The WRA decided early in the internment process that the Japanese Americans detained in the camps should be allowed to make a living, but that under no circumstances should they be paid more than the lowest salary paid to Americans serving in the military, $19 per month. Thus doctors and dentists were allowed to practice their profession in the camps, compensated by the federal government at the same rate as an Army private. The camps employed detainees in hospitals and clinics, food services, schools, and in some cases shops which manufactured goods for sale in the camp and outside it as well. Americans frequently worked alongside them, for example Army nurses staffed hospitals and clinics, paid more than eight times what the doctors whose orders they followed were paid. Japanese teachers were allowed to conduct classes in camp schools, as long as they were conducted in English, using a prescribed curriculum.
Outside of the schools, which provided some sense of stability to children, most of the camps provided recreational facilities which included baseball and football fields, martial arts classes conducted by the Japanese Americans, basketball, a library in a few of the camps (though books were scarce), craft circles, social clubs and scheduled events such as tea dances. At Heart Mountain, the camp high school fielded football and baseball teams that scheduled games against other schools outside the camp. Its team traveled to away games escorted by armed military guards. Food was prepared under the nutritional guidelines of the US Army, though at some camps internees were allowed to create their own gardens and keep the produce for their own use. At other camps gardening was mandatory and the produce was provided to the communal kitchens for consumption.
18. Closing the camps created a new bunch of problems
After the creation of the exclusion zones and the removal of the Japanese Americans several states and local governments enacted laws which confiscated the property and businesses of the Japanese. Homes, farms, and businesses were seized under eminent domain and disposed to other entities. Many of the Japanese, who were under law allowed to leave the camps in early 1945, thus had nowhere to go, their homes having been sold, their farms confiscated, and their businesses closed. By the summer of 1945 some of the returning Japanese were veterans of the European war who had been drafted or who had enlisted out of the camps, only to find that the home which they had lived in in 1941 was now the property of someone else. They also found an American society in which anti-Japanese sentiment raged unabated, fed by government propaganda and the American press.
As early as December, 1942, the Los Angeles Times opined in its editorial page, “The Japs in these centers in the United States have been afforded the very best of treatment, together with food and living quarters far better than many of them ever knew before, and a minimum amount of restraint”. Seven Japanese Americans were shot and killed by sentries while under what the Times called “a minimum amount of restraint.” In 1948 Congress passed legislation to allow Japanese Americans to establish claims for recompense for losses, but the difficulty of proving financial loss kept most of the Nisei from being compensated. Out of more than $148 million in claims, only about $37 million was distributed. Not until the 1980s would serious attempts by the Congress to redress the grievous treatment of Japanese American citizens during the Second World War be undertaken.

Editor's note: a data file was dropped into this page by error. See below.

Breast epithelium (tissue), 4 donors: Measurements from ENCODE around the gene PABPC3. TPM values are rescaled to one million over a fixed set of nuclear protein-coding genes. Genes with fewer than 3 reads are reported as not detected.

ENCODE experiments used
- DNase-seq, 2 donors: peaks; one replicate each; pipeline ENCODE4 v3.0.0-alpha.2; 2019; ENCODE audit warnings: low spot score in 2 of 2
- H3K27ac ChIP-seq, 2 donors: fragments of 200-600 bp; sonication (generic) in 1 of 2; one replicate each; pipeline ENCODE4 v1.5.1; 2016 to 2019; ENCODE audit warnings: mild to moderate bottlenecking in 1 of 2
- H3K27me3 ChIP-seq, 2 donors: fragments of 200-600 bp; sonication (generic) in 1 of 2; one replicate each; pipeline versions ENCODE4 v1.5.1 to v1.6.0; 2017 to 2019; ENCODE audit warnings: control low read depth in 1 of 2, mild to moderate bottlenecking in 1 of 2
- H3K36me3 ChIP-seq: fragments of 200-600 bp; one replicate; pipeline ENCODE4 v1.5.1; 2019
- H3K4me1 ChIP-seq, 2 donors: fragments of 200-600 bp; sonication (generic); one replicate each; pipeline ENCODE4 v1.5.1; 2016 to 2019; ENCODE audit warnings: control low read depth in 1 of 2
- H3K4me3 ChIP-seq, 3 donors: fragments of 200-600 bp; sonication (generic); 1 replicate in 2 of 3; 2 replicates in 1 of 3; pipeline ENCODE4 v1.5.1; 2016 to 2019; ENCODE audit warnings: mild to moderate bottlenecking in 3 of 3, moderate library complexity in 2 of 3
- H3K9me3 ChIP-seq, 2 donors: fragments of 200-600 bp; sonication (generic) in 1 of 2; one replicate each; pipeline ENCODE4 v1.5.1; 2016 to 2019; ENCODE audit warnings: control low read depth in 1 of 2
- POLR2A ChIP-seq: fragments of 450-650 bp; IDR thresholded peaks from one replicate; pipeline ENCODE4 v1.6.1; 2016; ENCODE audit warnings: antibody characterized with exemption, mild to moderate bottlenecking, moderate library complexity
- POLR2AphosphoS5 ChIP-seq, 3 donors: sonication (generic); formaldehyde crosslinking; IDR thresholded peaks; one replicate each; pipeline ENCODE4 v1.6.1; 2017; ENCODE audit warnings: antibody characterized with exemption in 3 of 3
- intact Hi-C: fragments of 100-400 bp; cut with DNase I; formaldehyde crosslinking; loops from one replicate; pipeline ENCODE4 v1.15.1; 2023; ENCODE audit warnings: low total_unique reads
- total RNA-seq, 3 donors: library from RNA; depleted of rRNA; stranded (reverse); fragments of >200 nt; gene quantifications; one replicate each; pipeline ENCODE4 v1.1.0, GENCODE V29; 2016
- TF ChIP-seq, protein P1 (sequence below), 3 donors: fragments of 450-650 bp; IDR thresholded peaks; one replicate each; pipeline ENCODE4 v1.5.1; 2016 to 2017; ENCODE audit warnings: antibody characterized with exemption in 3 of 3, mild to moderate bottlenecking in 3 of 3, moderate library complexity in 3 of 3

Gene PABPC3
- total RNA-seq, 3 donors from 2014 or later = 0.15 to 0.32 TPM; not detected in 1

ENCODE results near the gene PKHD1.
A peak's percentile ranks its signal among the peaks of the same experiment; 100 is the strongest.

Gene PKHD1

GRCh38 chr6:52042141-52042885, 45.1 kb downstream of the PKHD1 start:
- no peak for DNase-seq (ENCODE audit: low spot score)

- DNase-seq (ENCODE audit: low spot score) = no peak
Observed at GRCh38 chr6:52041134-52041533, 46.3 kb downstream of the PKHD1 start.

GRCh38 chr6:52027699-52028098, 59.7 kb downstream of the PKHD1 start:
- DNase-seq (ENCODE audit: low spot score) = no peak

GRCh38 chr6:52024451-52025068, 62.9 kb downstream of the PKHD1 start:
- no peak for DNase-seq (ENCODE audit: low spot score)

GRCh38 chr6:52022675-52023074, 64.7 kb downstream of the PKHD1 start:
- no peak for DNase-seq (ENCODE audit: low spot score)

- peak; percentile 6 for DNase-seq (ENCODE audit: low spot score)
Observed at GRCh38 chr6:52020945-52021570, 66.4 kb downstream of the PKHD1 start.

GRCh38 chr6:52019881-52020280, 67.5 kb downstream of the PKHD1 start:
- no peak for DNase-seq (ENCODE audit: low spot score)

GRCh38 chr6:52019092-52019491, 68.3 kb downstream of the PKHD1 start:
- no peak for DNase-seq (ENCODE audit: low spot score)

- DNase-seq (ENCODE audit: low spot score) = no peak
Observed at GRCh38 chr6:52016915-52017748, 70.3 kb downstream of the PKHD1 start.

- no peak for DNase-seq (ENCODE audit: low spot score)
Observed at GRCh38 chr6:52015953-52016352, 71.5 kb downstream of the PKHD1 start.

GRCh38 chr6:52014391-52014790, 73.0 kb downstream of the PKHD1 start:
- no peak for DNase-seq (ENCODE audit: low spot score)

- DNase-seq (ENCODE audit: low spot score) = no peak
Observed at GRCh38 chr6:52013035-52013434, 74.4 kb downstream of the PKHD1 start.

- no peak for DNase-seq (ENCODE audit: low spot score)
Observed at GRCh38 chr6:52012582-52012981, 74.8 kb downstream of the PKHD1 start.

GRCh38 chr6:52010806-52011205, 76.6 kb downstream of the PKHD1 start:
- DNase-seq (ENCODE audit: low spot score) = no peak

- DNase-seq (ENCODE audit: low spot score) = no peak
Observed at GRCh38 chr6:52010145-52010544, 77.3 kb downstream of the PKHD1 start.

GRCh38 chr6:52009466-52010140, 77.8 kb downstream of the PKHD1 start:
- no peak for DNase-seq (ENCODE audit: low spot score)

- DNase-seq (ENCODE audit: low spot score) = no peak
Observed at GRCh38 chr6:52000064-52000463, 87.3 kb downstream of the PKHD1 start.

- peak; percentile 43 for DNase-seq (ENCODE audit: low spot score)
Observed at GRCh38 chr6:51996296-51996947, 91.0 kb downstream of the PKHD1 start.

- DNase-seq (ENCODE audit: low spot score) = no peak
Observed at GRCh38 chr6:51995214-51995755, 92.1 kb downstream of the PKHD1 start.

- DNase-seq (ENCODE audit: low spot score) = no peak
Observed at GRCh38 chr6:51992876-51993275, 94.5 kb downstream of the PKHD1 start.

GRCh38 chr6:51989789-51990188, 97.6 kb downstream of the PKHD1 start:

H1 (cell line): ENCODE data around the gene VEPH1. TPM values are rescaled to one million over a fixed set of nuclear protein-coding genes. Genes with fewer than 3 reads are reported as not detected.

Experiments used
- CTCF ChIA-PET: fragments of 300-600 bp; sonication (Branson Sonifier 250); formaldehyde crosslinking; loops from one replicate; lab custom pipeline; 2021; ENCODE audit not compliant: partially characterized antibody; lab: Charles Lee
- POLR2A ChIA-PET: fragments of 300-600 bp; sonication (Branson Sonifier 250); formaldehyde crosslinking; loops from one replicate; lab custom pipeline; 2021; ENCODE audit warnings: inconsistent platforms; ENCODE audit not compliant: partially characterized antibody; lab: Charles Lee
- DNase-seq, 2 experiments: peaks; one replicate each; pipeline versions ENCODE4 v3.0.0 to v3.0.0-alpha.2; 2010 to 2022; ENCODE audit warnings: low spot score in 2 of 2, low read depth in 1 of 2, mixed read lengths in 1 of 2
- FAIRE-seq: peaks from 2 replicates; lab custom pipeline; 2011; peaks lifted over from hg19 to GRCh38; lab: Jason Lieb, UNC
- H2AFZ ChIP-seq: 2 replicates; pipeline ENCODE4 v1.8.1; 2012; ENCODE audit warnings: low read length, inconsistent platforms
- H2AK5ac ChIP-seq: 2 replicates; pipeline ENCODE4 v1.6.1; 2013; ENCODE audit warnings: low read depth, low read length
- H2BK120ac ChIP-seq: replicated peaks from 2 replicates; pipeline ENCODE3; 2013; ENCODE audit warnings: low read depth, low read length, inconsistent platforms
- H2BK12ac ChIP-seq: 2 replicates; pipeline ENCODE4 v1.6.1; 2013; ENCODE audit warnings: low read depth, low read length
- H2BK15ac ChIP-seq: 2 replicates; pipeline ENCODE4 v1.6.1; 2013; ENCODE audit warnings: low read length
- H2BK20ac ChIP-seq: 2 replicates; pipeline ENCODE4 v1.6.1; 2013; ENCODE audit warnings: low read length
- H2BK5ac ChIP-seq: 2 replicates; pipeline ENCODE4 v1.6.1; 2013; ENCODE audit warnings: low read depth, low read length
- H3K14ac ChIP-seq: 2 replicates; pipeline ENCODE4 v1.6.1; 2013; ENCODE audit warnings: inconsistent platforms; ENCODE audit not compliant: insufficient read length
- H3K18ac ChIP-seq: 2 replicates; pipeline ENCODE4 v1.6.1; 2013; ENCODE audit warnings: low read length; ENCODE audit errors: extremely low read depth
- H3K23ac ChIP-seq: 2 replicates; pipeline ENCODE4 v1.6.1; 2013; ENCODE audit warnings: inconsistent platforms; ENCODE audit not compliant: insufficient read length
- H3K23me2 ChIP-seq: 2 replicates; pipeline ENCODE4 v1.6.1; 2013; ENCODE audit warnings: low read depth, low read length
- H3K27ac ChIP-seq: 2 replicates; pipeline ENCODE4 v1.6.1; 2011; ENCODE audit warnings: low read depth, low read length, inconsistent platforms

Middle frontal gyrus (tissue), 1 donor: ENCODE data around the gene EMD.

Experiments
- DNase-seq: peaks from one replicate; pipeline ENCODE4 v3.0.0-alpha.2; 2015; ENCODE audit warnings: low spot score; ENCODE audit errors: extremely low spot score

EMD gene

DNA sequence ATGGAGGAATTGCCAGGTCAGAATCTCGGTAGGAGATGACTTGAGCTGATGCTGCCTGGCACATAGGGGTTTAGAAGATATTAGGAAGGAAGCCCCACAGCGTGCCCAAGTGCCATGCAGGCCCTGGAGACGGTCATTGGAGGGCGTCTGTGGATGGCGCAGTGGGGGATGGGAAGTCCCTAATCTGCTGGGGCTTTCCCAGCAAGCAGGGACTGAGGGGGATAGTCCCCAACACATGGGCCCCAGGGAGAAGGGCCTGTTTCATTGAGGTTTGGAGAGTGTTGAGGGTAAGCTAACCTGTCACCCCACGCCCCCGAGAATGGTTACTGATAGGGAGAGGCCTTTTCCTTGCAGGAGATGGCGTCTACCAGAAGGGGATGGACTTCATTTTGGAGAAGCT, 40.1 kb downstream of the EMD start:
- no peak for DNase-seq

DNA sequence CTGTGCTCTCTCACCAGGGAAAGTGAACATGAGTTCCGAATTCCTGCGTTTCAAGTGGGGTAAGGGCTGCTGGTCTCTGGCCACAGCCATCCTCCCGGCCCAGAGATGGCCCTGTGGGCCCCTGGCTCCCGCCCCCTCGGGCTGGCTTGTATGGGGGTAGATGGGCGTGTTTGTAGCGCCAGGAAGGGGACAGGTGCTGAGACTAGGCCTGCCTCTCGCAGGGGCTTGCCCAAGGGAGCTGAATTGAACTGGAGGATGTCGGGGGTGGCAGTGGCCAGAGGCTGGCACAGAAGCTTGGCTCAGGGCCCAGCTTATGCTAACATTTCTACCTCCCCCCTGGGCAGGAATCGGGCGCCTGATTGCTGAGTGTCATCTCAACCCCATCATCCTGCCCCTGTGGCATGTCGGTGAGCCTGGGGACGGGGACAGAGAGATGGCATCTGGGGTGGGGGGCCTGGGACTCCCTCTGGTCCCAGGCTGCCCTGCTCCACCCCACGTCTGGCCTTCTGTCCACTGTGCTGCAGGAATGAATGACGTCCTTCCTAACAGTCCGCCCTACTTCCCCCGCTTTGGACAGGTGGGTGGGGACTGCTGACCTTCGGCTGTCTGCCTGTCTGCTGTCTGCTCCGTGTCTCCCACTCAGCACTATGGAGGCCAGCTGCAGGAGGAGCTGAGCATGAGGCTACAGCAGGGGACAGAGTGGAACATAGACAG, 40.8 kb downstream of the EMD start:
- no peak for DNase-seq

19. The aftermath of the Japanese American internment during the Second World War
Thomas C. Clark, a Texan who served as an associate justice of the Supreme Court from 1949 to 1967, wrote in 1992, in the book Executive Order 9066: The Internment of 110,000 Japanese Americans, “The truth is – as this deplorable experience proves – that constitutions and laws are not sufficient of themselves”. Clark had been responsible for representing the United States Department of Justice during the relocation. He continued, “Despite the unequivocal language of the Constitution of the United States that the writ of habeas corpus shall not be suspended, and despite the Fifth Amendment’s command that no person shall be deprived of life, liberty, or property without due process of law, both of these constitutional safeguards were denied by military action under Executive Order 9066”.
Since the 1990s it has become commonplace to drop references to the camps as being internment centers, relocation centers, or detention camps and refer to them as what they were, which was concentration camps. Some Americans can’t reconcile themselves to the fact that America operated concentration camps, though they had done so previously during the Philippine-American War. The camps were created for the purpose of incarcerating Americans of Japanese descent during a time of fear of the Japanese and loathing of them as a race, against the backdrop of barbaric atrocities committed by troops of the Japanese Empire in the Pacific. It remains a little studied episode of the American experience, and deserves greater scrutiny as an example of what can happen when the rule of law is swept aside by passion, however that passion is created.
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